"What's my godkid's name, mate?" Ron asked, voice a little rough, elbowing his best friend, when Harry didn't respond. Harry looked at Ron, his gaze distant, then looked down at his hands. He knew he was scaring the Weasleys, but Harry's worst-case scenario was unfolding, right here. He couldn't bury his wife, his kid. He couldn't bury Ginny. But you mustn't think that way. He reminded himself. Ginny wouldn't need burying. Neither would James.

"James Sirius Potter." Harry murmured to his hands. "He's a little boy." He looked shakily up at Ron. "Jamie." Harry felt terror squeeze his lungs, suddenly; he'd named his kid after two dead men. Bad plan. Goading fate into action, he'd been.

"That's a good name." Charlie said quietly, interrupting Harry's panic. "Good, strong name. For a strong kid. He'll be fine."

"More Weasley boys." Fleur murmured, her eyes widening comically as Harry looked to her, and Harry felt a smile tug at his lips. "Mon dieu." Harry closed his eyes, ducking his head, and pressed the heels of his hands into his eyes. He wanted more Weasley boys. Because as much as his kids would be Potters in name, they would be Weasleys at heart. Because Harry was a Weasley at heart. And Ginny was just a Weasley.

"We bought a house, too." Harry heard himself saying, his voice shaking, now. "Ginny's begun decorating a nursery. It has extra bedrooms." Harry's voice broke. Silence fell as Harry struggled for control. Extra bedrooms for extra kids. For more Weasley boys. And a little girl.

"Where's the house?" Ron asked quietly, and Harry knew he was trying to distract Harry. That wasn't exactly possible, right now.

"Godric Hallow." Harry's voice was barely above a whisper, heavy with dread and guilt. "What kind of idiot am I?" He mumbled, looking up at Ron, his eyes red and burning with tears. Stupid, Harry, stupid. "I bought a house in the same town my parents were murdered in, I decide to name my kid after my dead dad and my dead godfather—and then I just keep going to work. I let Ginny stay home alone after—tempting fate like that—No big deal."

"Oy, stop that." Ron said crossly, frowning at his best friend worriedly. "Harry, you didn't do this. You can't—"

"Family of Ginny Potter?" A woman asked, and Harry shot up, spinning to face her, followed, a breath later, by Ginny's brothers. "Mr. Potter," She said, nodding to Harry. Harry just stared at her. He just needed to know. "Alright, Mr. Potter; to start with, your wife and your son are stable." Harry felt a rushing in his hears as Ron clapped him on the back. "We had to deliver the baby, but like I said, he's fine. Ginny Potter will have to stay overnight—her blood pressure took a bit of a dive but is back where it needs to be, and she had a bit of a concussion, which we cleared up, but we still want to monitor for bleeds." She beamed at Harry as Harry felt his knees weaken. Baby. Wife. He got to keep them. Ron was saying something but Harry couldn't hear. Too relieved. The rushing in his ears died down after a moment, reality swamping him. Son. He was a dad.

"Baby!" Hermione squeaked, pressing her hands to her mouth, and Harry glanced at her, wide-eyed.

"See, mate, they're fine." Ron's voice was so happy that Harry felt a grin tug at his lips as he glanced at his best friend. Ron looked thrilled. "Hah, you have a kid!"

"Quick question, what shall we be naming the new arrival? Your wife is still unconscious." The healer asked with a smile.

Harry stared at her breathlessly. This was the first time this had happened. This was the first time he'd hovered at this edge and come back with everything in tact. More than intact. He'd come back with a kid. His parents had died, his godfather had died. Lupin, Tonks, Fred. Everyone died. Always.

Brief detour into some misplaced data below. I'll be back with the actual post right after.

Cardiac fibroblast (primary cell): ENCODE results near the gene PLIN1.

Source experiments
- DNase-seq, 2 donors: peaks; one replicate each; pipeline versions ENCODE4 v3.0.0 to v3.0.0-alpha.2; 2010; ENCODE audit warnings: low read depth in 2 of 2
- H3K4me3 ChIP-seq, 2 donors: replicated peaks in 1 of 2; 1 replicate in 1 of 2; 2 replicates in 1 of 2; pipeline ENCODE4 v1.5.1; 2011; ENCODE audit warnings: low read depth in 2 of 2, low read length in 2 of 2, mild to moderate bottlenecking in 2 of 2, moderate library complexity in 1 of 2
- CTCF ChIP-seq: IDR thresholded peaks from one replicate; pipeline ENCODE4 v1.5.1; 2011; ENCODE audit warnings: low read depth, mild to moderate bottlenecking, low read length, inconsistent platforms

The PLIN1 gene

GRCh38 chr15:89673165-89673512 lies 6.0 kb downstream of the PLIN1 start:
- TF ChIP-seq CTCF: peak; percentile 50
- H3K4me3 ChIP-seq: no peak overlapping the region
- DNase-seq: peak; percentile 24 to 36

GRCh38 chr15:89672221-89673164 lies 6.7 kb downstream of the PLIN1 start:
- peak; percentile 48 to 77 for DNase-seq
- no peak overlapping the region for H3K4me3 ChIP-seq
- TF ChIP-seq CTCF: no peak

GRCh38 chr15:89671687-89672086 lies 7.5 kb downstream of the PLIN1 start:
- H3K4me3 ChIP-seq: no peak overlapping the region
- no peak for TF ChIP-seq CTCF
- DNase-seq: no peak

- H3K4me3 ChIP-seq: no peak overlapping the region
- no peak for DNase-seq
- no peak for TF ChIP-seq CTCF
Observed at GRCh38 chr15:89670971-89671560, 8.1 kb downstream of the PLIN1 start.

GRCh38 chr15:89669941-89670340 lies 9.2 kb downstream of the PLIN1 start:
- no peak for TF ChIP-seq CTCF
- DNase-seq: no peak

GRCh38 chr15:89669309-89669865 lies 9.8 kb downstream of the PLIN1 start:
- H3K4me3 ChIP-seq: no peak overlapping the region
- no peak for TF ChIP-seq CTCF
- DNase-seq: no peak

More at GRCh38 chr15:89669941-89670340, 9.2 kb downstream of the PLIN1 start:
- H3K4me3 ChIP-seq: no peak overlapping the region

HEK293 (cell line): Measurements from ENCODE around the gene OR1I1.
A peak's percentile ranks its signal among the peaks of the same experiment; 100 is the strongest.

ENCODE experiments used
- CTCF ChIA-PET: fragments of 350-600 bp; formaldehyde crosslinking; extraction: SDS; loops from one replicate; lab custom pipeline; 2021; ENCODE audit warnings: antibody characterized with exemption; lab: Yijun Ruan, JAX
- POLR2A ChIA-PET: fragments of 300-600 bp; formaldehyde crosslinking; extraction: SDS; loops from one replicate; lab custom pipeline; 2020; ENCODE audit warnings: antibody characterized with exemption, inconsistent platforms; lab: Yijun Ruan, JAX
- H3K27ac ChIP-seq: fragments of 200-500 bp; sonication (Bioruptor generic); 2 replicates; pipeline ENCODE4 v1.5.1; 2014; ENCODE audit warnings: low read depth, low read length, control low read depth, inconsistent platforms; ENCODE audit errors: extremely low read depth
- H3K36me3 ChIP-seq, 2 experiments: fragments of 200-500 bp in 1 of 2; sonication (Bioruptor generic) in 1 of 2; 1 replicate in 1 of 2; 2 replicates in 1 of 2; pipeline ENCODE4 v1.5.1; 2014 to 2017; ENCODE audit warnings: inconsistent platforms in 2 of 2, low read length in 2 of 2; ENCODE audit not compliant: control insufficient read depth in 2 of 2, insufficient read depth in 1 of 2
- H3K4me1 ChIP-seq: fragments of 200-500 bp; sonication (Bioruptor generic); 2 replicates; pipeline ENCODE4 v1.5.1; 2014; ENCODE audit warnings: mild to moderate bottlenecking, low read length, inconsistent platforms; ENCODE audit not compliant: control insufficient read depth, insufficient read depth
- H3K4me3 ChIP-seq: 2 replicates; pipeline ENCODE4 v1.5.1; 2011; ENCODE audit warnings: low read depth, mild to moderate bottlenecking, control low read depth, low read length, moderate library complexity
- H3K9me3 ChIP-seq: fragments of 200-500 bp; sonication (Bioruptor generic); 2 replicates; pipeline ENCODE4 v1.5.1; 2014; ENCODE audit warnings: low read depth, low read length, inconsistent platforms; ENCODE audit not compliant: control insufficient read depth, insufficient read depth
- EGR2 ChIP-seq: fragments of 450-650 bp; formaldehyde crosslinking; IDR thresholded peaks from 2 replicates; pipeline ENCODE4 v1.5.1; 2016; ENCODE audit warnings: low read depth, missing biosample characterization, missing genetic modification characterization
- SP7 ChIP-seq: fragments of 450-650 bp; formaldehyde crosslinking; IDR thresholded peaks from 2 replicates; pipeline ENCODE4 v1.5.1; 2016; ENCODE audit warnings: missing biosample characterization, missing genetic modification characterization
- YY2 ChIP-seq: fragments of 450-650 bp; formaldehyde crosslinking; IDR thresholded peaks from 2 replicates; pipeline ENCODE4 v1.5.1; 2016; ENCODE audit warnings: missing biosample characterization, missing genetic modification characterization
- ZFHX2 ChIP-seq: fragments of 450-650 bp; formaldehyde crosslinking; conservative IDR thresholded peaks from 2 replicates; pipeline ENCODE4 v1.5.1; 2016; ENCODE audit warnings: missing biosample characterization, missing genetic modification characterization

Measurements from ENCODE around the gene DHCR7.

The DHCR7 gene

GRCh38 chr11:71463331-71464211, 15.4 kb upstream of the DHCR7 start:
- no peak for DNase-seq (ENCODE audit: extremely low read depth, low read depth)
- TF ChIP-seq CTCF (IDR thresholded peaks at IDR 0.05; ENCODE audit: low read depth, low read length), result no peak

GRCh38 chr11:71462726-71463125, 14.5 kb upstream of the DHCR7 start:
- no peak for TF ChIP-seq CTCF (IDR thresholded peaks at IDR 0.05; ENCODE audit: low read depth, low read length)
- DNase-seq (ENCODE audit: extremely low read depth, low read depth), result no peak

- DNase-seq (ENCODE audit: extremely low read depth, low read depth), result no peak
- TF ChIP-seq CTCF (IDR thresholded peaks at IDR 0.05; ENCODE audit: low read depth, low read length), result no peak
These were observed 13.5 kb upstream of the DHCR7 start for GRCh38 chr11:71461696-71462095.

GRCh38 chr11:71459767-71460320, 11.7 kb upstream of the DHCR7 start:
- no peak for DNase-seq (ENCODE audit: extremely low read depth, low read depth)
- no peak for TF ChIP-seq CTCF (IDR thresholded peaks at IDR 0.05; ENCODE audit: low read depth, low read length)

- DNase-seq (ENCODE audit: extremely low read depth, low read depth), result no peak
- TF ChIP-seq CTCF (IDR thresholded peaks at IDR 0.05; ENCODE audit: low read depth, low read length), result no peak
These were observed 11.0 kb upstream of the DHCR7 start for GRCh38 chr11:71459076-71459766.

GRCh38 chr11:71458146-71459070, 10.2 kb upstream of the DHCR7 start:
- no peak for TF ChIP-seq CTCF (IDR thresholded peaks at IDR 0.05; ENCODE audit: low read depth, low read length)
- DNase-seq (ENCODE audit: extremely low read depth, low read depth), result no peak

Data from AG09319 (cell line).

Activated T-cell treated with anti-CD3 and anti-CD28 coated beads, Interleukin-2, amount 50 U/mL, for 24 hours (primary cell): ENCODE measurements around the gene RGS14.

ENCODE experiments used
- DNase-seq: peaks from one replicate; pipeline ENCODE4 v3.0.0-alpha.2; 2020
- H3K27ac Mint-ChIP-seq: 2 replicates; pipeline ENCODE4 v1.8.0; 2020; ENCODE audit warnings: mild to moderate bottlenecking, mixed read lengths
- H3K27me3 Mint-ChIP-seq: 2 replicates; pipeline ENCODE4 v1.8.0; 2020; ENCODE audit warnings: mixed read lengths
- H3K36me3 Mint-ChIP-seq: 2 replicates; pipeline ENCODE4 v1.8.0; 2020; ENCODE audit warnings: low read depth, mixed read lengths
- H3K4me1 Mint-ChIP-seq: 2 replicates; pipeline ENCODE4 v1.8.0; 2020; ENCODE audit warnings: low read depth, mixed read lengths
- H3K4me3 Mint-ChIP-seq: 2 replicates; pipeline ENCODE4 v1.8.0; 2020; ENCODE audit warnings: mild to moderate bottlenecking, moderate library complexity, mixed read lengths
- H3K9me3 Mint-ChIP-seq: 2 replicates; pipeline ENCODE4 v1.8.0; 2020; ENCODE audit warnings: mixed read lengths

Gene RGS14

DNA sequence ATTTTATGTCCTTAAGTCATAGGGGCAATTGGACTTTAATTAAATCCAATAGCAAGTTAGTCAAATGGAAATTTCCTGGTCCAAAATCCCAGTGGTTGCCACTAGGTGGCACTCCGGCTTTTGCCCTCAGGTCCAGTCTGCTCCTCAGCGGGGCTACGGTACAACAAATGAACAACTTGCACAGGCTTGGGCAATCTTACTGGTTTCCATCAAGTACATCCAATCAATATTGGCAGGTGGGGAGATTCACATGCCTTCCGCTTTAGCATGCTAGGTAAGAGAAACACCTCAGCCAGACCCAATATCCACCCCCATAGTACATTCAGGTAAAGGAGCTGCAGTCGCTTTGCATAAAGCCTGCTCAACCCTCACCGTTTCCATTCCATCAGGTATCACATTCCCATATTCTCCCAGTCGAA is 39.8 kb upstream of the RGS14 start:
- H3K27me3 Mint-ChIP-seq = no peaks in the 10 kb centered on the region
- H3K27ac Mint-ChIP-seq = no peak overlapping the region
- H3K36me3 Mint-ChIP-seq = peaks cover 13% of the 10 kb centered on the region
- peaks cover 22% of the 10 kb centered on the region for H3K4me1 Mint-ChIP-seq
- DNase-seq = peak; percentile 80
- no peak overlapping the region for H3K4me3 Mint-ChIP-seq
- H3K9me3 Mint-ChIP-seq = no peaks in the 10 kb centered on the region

Except for these two.

Harry felt literally dizzy, nearly nauseous. Everyone always died, it was his rule. It made it easier because it was just true—everyone always died, Harry knew that. Even Dumbledore for God's sakes, though the man had been nearly one hundred fifty or something so he supposed it was valid and a long time coming even if Voldemort had sped it along. But still. Everyone died.

Not James and Ginny, though.

"James Sirius Potter." Harry said, pushing his hair out of his face and tyring to ignore the way his eyes burned with tears like a girl. He could practically hear Ginny chiding him for being sexist. "Can I please see them—I'll write it down, spell it properly, I promise, in just a minute—I just—" He ran out of breath, grinning, now. They were fine. He could barely think but for those three, magical words.

"Of course." The nurse said quietly, smiling. "Your wife is in recovery room 3, James is in there with her, in the bassinet." She cast a doubtful eye over the crowd. "She's still unconscious and I'd like for everyone to be quiet so she can rest for as long as possible—one or two at a time only, please." That was all Harry needed to hear; he felt his feet carry him forward, and then he was running, ducking through the double doors and turning down the hallway. If someone else wanted to come in with him, that was fine. They could figure that out themselves.

Room one, room two—he burst through the door of room three, and stood breathlessly, frozen in the doorway. Ginny's face was too pale, but her chest rose with each breath, and the cut on her forehead that had seemed impossibly large, impossibly unfixable, at the apartment was stitched up, now, and shrunk, and all the blood had been wiped away so the only red thing was her hair, just as it should be. And in a little plastic baby hospital bed beside the proper cot, James Sirius Potter was making curious gurgling noises, waving one tiny fist in the air and happily sucking at his other hand. Harry sagged relievedly in the doorway, closing his eyes to press his forehead to the doorjamb. James gurgled happily; Ginny exhaled softly.

They were fine.